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This is fiddly. Seriously fiddly. All that rolling, sealing, making sure the jam won’t leak out and make a hell of a mess – effort. But worth it – trust me.
Yeast dough is a little under-appreciated in this country and held in awe at the same time. We have iced buns, Chelsea buns and of course hot cross buns but try and think of sweet yeast dough that is called a cake! While elsewhere in Europe they happily make big cakes and little cakes or buns and what-nots using yeast-risen dough. Take rum babas – a lovely dessert and it’s yeast dough. Kugelhopf is not just breakfast bread. Pannetone, anybody? Surely you wouldn’t call them bread?
So if you make an effort to make these, remember – the basic dough can be taken to any lengths you like, really. Try spreading it out, focaccia-style, in a baking tray and topping with fruit and crumble. Try putting lots of dried fruit on top, folding in half or rolling and baking into a strudel. Try drenching it with melted butter, drowning in orange or lemon zest and studding with lots of raisins. Try putting a sweet ricotta filling onto it, cutting into Danish-pastry-style shapes, and let’s not forget – those utterly indulgent, called Danish except in Denmark pastries – are fashioned from yeast dough.
- 350g flour
- 60g sugar
- 2 tsp fast action or 13g fresh yeast
- a pinch of salt
- 80ml/1/3 cup milk
- 50g butter
- 60ml/1/4 cup water
- 1 tsp cinnamon
- 2 large eggs
- melted butter for brushing
- For the filling:
- ½ jar apricot jam, warmed
- 100g organic dried apricots
- a handful of sultanas
Soak the apricots in a little hot water. Mix the flour with sugar, salt, cinnamon and yeast. Heat up the milk with the butter until it melts, then add the water, put aside to cool slightly, then add to the dry ingredients. Mix with a dough hook attachment adding the eggs, one at a time. Knead until it stops sticking and bounces off the sides of the bowl, or stops sticking to your hands. This takes quite a long time and a couple of tablespoons of extra flour might be needed if the dough keeps sticking.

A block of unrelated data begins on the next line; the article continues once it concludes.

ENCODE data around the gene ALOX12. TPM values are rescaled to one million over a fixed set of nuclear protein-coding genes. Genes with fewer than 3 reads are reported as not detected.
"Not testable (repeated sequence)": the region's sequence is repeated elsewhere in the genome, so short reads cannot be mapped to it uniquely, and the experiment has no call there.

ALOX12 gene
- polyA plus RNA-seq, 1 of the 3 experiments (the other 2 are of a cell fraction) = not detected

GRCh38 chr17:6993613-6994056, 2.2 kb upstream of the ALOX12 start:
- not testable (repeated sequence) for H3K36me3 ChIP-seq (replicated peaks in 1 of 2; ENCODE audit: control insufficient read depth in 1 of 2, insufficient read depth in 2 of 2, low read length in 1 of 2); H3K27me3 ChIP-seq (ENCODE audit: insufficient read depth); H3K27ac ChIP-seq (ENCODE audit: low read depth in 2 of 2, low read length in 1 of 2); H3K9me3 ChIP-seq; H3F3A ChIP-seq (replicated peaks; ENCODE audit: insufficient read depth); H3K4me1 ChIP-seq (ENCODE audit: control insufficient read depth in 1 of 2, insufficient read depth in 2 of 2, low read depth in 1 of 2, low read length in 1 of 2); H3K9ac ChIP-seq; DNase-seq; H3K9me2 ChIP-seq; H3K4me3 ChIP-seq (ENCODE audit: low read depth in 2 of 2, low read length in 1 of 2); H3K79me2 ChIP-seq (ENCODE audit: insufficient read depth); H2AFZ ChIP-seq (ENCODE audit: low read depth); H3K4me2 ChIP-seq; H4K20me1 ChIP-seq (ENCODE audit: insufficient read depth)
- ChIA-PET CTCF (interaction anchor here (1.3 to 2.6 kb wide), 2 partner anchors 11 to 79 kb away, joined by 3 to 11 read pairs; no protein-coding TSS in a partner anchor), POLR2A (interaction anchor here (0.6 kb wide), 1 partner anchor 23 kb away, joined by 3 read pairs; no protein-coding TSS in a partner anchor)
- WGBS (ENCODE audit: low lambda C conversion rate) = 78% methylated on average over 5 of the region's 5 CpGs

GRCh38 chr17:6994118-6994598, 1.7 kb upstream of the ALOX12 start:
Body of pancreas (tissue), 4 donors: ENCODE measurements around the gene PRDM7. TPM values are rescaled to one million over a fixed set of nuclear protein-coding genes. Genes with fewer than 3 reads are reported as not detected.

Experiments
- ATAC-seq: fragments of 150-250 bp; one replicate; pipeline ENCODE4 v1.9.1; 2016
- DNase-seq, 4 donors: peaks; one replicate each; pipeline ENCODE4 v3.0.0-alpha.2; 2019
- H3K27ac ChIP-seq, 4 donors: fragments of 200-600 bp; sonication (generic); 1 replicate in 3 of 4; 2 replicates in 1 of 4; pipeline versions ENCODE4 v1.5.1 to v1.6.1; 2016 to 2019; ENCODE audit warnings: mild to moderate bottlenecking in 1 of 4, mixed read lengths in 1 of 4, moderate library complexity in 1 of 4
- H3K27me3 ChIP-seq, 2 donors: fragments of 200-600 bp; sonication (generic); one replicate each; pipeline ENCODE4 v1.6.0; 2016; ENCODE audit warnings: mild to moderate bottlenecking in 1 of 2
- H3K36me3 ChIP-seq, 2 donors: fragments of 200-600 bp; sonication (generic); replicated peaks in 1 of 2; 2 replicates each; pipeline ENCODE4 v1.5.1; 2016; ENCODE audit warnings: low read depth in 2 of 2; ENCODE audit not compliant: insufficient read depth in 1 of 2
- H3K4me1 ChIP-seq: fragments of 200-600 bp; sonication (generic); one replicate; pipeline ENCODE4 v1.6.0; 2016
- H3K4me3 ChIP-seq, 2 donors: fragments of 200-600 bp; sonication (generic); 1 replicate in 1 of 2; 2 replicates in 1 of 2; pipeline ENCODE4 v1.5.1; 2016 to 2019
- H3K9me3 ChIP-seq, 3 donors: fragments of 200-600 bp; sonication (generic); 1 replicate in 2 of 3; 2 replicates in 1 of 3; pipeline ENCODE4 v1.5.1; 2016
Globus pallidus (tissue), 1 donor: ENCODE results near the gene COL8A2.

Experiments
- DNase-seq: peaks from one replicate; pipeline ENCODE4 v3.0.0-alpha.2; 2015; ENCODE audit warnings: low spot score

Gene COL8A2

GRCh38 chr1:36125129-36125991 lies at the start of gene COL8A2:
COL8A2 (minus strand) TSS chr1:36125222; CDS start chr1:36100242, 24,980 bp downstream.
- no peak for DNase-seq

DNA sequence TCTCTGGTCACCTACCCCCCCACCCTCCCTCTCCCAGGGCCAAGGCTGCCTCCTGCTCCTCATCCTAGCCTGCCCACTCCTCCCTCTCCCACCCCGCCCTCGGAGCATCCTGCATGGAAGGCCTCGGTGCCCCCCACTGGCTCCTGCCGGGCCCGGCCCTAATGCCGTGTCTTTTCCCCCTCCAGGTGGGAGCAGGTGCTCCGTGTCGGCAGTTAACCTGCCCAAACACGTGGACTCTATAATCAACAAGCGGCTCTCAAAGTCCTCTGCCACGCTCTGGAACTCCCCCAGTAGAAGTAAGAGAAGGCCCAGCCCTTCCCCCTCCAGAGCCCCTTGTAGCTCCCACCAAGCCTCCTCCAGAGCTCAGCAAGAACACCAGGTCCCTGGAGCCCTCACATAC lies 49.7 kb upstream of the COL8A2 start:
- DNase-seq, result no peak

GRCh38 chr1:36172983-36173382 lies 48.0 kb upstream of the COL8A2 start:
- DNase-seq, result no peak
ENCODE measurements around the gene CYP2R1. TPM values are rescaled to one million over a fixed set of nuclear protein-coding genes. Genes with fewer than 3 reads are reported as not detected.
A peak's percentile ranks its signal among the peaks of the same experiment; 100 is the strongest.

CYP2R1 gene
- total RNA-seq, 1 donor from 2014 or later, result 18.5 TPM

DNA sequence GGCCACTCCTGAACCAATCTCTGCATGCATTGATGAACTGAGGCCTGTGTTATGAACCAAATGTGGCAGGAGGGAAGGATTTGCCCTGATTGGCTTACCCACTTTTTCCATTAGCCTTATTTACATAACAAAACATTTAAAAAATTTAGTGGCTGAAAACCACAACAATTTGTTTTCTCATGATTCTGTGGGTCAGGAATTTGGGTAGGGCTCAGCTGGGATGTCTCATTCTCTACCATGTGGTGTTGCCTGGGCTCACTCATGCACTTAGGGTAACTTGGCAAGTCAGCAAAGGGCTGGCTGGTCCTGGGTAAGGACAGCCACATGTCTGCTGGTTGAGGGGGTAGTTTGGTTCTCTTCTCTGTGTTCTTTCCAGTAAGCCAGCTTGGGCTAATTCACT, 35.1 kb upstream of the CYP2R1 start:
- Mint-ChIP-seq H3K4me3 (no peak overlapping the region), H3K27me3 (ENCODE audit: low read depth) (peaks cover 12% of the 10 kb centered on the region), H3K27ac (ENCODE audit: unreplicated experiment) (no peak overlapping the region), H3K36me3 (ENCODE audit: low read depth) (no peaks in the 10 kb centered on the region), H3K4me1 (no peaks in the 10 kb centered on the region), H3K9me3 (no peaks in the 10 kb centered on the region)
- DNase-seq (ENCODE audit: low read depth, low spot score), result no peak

Leave in the bowl in a warm place for an hour, until doubled in volume. In the meantime warm up the jam slightly – it will spread easier – and chop finely the drained apricots. Melt a little extra butter for brushing.
Turn the risen dough out onto a floured surface and divide it in four parts. Working with one part after another, roll or stretch it out to a wide rectangle 30 x 15cm. Spread the jam all over the surface quite generously, sprinkle with apricots and sultanas and roll up like a long sausage. Seal the seam well, then cut in half. Brush one side of each shorter roll with butter and roll again into a tight spiral, with the seam inside. Seal the edge and brush the outside with butter. Place in a tray 40 x 20cm lined with parchment.
Continue with the rest of the dough so that you have eight buns spaced evenly in the tray. Brush the tops with beaten egg or the rest of the butter and leave covered in a warm place for half an hour.
Preheat the oven to 180C/350F/gas 4. When the buns have risen and touch one another sprinkle with pearl sugar if you have any. Bake for 30 minutes until golden on top. They will stick to each other but tear off beautifully thanks to the butter on their sides.